This article was published by the US Energy Information Administration on Dec. 28, 2023.
By Vikram Linga
Note: ZTC=Zero-Carbon Technology Cost; other=geothermal, biomass, municipal waste, fuel cells, hydroelectric, pumped hydro storage
The U.S. power grid nearly doubles in capacity from 2022 to 2050 to meet increasing demand for electric power, and most newly built capacity will be from renewable energy technologies, according to most cases in our Annual Energy Outlook 2023 (AEO2023). Declining capital costs for solar panels, wind turbines, and battery storage, as well as government subsidies such as those included in the Inflation Reduction Act (IRA), result in renewables becoming increasingly cost effective compared with the alternatives when building new power capacity. Economic growth, paired with rising electrification in end-use sectors, results in stable growth in U.S. electric power demand through 2050.
In our AEO2023, we explore long-term energy trends in the United States and present an outlook for energy markets through 2050. We use different scenarios, called cases, to understand how varying assumptions affect energy trends. These cases include:
- The Reference case, which serves as a baseline, or benchmark, case. It reflects laws and regulations adopted through mid-November 2022, including the IRA. It assumes capital costs for power generating technologies decline over time from learning by doing as commercialization expands and construction and manufacturing experience accelerates. It also assumes the U.S. GDP annual growth rate is 1.9 per cent over the projection period.
- The Low Zero-Carbon Technology Cost case, which assumes faster technology-cost declines for zero-carbon technologies, resulting in about a 40 per cent cost reduction by 2050 compared with the Reference case. Zero-carbon technologies in AEO2023 include renewables, nuclear, and energy storage.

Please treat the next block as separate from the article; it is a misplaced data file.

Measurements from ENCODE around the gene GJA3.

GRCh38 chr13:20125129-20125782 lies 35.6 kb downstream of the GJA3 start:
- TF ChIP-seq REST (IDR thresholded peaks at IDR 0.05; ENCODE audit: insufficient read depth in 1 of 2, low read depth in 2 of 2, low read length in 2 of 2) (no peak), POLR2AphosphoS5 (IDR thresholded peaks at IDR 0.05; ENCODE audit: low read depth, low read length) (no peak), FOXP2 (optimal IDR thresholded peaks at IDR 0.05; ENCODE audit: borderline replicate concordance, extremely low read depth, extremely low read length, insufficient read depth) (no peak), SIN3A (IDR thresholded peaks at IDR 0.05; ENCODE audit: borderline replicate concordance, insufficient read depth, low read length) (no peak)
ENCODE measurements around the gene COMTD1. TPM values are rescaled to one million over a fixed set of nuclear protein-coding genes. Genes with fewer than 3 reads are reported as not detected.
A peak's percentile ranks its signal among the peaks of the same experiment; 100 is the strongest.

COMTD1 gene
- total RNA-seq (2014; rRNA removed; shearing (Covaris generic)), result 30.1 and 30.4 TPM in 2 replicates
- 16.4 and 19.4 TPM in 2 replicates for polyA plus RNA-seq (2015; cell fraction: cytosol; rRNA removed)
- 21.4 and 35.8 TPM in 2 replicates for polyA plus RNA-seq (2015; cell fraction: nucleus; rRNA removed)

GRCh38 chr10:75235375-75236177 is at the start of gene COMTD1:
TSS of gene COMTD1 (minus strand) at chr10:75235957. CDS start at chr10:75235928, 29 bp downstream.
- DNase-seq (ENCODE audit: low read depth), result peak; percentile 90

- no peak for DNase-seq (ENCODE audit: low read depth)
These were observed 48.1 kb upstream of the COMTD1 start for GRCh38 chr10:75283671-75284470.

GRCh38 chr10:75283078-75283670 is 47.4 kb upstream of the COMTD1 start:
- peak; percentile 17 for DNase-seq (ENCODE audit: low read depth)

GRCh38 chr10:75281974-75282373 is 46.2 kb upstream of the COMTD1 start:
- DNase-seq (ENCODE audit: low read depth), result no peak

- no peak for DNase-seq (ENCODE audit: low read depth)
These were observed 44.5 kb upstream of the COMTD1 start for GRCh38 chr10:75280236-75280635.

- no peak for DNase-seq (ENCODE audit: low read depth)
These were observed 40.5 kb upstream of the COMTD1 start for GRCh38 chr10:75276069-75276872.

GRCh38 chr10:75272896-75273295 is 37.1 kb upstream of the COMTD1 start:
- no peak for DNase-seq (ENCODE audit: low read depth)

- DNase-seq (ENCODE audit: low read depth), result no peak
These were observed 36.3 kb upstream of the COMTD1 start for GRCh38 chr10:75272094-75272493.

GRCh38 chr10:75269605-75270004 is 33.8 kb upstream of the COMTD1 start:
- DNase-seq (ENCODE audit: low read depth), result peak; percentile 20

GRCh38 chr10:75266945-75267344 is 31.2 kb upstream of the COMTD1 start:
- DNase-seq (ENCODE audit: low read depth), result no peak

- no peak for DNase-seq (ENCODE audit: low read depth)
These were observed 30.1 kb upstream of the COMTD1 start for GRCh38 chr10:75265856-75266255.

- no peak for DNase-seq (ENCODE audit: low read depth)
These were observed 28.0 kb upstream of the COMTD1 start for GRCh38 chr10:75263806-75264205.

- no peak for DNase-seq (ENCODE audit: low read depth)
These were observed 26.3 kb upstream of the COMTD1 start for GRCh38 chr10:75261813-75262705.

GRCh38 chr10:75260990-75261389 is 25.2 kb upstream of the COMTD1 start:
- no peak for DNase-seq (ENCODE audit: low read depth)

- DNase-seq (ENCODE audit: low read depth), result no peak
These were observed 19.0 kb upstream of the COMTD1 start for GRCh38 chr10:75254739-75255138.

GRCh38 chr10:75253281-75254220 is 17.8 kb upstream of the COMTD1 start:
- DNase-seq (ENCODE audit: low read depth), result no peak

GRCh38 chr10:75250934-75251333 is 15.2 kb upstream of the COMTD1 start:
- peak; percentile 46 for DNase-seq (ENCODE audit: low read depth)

- The High Zero-Carbon Technology Cost case, which assumes no technology-cost declines for zero-carbon technologies, which maintain their 2022 costs through 2050.
- The Low Economic Growth case, which assumes the compound annual growth rate for U.S. GDP is 1.4 per cent
- The High Economic Growth case, which assumes the compound annual growth rate for U.S. GDP is 2.3 per cent
- The economic growth and zero-carbon technology cost combination cases, which simultaneously vary high and low economic growth with high and low zero-carbon technology costs.
In the Reference case, we project a large increase in renewable capacity of about 380 per cent from 2022 through 2050. By comparison, fossil fuel generating capacity, which includes coal and natural gas-fired power plants, increases about 11 per cent.
The economic growth and zero-carbon technology cost combination cases show the most extreme outcomes for growth of renewable and fossil fuel generating capacity out of all AEO2023 cases. The High Economic Growth and Low Zero-Carbon Technology Cost combination case has the highest projected growth in renewable capacity, increasing nearly 600 per cent between 2022 and 2050.
Even in the Low Economic Growth and High Zero-Carbon Technology Cost combination case, which assumes the lowest growth in renewable technologies out of the AEO2023 cases, projected growth in renewable capacity approaches 230 per cent.
The projected outcomes for both fossil fuel and renewable power plants are sensitive to the assumed cost of renewable technologies.
The projected outcomes for fossil fuel generating capacity also vary across AEO2023 cases. In the High Economic Growth and High Zero-Carbon Technology Cost combination case, fossil fuel capacity increases 36 per cent between 2022 and 2050. In the Low Economic Growth and Low Zero-Carbon Technology Cost combination case, fossil fuel capacity decreases by 14 per cent because more fossil fuel generators are retired than built over the projection period.